We began to delve into the technical side of DJing with our DJing Made Easy feature, and we plan to expand our coverage of the production side of this bus
iness. In that technical spirit, we attended the NAMM (National Association of Music Merchants) Show in Anaheim, CA earlier this month, which crams over 1,441 exhibitors into the West coast’s largest convention center. While there was no shortage of new kit on display from companies like Numark, Pioneer, Avid, and Novation, one of the biggest trends from the show was the multitude of DJ solutions for the iPad. Think this device is just for media consumption? Think again.
But first, what is NAMM?
NAMM, the National Association of Music Merchants, holds an annual event at the Anaheim Convention Center where vendors showcase their most revolutionary new music-making products of the year. Offerings range from mixers and microphones to instruments and monitors, providing for one of the most unique weekends in the business. This year, over 95,709 attendees registered to attend, representing a six percent increase from last year and setting a new record for the 110-year-old show.
This was my first time at NAMM and my experience was overwhelming yet captivating. Walking down the exhibitor floor itself hyped me up and motivated me to discover something — or someone — new. There’s definitely an aura about this convention that prompts attendees to challenge their curiosity and discover new musical innovations.
iPad at NAMM
Whether your killing time at work or DJing on stage like Deadmau5, the iPad’s rise in popularity is undeniable. With constant updates to iOS and its software development kit, Apple has has opened the doors for new music solutions only limited by what developers can think up — and build. The iPad has taken America by storm, and it’s no wonder that we saw the tablet being displayed around every corner on the exhibitor floor.
That’s a stark contradiction to last year, where the iPad wasn’t treated as seriously and its potential was left un-maximized. Products like MIDI apps, fancy dock stations, guitar modeling apps, even arcade games were being introduced but didn’t present any real integration for professional results. In January of 2011, the first iPad had just been introduced and the country was still warming up to it. Just a few short months later, iPad 2 was launched and we’ve been seeing more professional offerings ever since.
This year, we saw how iOS devices and their hardware-integrated counterparts combined to advance music technology. We were particularly impressed with the decision of many vendors to come out with hardware interfaces to go alongside their iOS apps. Previously, the problem with using the iPad to work on music was the connectivity options: there was no real input / output. Now, brands like Numark and IK Multimedia have created compelling hardware options to work with Apple’s tablet. Here are a few of some of our favorites.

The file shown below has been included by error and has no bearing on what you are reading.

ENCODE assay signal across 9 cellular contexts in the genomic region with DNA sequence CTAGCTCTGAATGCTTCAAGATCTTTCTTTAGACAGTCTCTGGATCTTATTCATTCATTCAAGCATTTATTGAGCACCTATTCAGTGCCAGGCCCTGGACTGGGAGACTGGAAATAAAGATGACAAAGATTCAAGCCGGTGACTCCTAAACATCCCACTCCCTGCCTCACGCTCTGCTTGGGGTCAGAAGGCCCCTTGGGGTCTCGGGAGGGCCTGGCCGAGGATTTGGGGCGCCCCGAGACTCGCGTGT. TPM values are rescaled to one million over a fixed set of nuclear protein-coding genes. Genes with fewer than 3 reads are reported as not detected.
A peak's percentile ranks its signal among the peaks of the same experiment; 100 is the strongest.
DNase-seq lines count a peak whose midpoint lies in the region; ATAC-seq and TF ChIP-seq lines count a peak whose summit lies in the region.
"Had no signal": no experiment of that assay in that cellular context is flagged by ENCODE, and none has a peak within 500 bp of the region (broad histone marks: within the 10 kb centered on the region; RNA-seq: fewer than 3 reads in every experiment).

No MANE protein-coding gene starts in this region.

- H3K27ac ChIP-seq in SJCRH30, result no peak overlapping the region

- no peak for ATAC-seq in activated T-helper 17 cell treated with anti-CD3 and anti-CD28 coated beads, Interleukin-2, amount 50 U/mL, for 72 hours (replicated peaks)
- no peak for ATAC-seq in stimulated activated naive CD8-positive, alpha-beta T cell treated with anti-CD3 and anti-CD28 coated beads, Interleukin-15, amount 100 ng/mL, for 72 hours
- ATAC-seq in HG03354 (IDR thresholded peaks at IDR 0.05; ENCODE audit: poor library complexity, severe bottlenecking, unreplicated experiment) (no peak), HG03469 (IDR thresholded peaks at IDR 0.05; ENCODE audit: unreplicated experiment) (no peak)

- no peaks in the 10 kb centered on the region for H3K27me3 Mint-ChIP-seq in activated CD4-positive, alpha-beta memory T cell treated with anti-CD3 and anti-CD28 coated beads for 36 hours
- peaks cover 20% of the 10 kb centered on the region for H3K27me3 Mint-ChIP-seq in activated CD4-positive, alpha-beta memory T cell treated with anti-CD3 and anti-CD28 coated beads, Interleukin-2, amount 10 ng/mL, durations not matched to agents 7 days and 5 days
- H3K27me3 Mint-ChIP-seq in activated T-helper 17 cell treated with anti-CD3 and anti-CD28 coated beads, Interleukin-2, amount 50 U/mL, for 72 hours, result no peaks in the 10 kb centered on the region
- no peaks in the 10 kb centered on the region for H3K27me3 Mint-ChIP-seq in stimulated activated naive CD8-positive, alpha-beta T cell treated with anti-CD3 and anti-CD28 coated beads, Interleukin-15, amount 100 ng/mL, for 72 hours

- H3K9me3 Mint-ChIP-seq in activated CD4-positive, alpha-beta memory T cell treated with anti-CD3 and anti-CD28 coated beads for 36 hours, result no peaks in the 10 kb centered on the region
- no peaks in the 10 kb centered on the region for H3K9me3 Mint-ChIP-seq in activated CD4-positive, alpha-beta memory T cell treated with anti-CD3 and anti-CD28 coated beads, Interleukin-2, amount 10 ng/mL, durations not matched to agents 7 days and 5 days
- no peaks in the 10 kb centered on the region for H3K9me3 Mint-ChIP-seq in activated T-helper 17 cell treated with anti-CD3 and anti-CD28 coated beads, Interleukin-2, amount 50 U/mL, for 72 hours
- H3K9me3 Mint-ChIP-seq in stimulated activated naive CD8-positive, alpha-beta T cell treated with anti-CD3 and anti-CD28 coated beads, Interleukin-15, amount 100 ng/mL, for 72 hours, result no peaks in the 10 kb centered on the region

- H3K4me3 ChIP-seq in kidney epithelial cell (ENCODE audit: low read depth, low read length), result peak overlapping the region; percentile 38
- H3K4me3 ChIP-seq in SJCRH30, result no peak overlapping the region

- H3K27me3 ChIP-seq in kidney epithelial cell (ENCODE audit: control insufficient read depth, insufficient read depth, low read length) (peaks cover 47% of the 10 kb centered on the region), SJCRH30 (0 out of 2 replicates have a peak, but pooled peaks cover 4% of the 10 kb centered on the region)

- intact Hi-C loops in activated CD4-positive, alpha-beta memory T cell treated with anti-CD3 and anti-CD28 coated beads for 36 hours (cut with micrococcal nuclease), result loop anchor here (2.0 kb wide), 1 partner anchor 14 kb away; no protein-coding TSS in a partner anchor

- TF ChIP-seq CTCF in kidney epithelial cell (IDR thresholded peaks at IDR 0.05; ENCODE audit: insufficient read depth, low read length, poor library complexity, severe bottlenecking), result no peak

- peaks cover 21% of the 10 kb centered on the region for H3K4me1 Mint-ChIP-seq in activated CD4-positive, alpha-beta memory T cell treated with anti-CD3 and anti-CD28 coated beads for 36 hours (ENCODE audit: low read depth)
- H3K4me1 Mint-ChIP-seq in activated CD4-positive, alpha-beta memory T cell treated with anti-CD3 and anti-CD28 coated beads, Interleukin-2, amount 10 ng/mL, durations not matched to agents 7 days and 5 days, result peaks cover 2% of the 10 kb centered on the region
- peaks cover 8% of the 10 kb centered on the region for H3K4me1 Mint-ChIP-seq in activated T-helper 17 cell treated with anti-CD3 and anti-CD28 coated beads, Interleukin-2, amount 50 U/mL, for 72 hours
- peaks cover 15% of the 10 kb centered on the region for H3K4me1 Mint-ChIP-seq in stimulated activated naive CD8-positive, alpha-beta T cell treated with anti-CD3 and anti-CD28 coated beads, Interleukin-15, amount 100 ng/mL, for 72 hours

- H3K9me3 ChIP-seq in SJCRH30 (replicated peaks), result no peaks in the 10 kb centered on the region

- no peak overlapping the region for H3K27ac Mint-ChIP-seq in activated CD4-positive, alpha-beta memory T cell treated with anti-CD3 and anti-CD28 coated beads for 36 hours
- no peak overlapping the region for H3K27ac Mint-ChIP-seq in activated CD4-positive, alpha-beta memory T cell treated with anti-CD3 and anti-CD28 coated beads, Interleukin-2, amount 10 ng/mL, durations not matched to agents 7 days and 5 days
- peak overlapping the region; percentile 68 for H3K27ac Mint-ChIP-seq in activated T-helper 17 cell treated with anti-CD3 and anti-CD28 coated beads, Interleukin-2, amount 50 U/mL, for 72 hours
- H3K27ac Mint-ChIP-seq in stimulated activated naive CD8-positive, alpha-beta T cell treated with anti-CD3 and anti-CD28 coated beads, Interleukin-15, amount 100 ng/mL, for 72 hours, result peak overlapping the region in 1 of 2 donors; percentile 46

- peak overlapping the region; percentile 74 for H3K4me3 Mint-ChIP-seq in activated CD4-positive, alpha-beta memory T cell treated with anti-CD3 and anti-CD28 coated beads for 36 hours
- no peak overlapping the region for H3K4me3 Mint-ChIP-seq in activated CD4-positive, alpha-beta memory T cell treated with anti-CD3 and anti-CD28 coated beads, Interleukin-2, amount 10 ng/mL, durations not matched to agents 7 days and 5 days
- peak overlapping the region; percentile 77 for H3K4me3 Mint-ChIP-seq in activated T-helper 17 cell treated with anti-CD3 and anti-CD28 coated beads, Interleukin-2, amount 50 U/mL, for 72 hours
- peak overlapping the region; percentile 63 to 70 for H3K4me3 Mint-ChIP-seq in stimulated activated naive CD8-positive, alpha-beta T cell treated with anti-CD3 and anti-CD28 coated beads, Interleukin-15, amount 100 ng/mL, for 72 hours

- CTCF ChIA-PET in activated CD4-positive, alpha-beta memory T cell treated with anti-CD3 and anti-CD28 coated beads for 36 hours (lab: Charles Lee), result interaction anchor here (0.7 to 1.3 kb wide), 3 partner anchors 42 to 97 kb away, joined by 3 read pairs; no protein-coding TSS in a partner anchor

Numark iDJ Pro
Numark has always been ahead of the curve with iPad-for-DJ products, but this new iDJ Pro is a pretty nice concept. It’s a “premium” DJ controller interface that works with your iPad, letting you use the hardware to control the interface inside the iPad. It gives you access to you iTunes, iCloud and line/mic inputs for mixing, and preserves access to things like AirPlay and Bluetooth streaming. At a hair under $500, it’s priced just right for a super cool high-tech toy. Will the iPad replace Serato? We think not (for now, at least), but it is an interesting thought.
Read More: Numark
Akai MPC Fly
Akai’s famous MPC drum style sampler sequencers have been popularized by countless hip-hop producers such as Kanye West and Dr. Dre, and more recently by Araabmuzik. This new Akai MPC Fly is much like a normal MPC, except that it’s powered by your iPad. It contains a library of kits inside and a 4 track recorder, but are also drawn to its portability and design. When folded open, the whole unit looks like a laptop — an awesome, futuristic laptop with special sauce to make music. Unfortunately we couldn’t test one out for ourselves at NAMM, but this is one piece of gear we will be trying to get our hands on soon.
Read More: Akai
IK Multimedia iRig ‘Mix’
Advertised as “the first DJ mixer for iOS devices,” the iRig Mix is a handy piece of equipment. It has all the standard DJ mixer features such as gain, crossfade, EQ, and faders, and works with multiple iOS devices, or really anything that has a line out. Designed to be used with companion app DJ Rig, the setup works best when you’ve got two iPads. It also promises to sync songs between multiple units, which could be a big help for beginners. The iRig Mix will sell for $100 when it ships later this month.
Read More: IK Multimedia
After scouring pretty much the entire floor, we can safely say that we found iPads and iPhones almost everywhere, taking the place of microphones, guitar amps, live sound mixers, studio plugins, DAWs, and more. We chose a small handful of devices, but there’s a whole lot more out there.
While todays market has placed a major focus on software, that’s not always what’s required for music. All of these products augment the iPad, rather than existing within it. We’ve long maintained that a big part of DJing is the hardware being used, and most people aren’t ready to make the touchscreen jump just yet. However, we’re glad to see companies embracing these new technologies and using them to enhance their products, rather than pretending they don’t exist at all.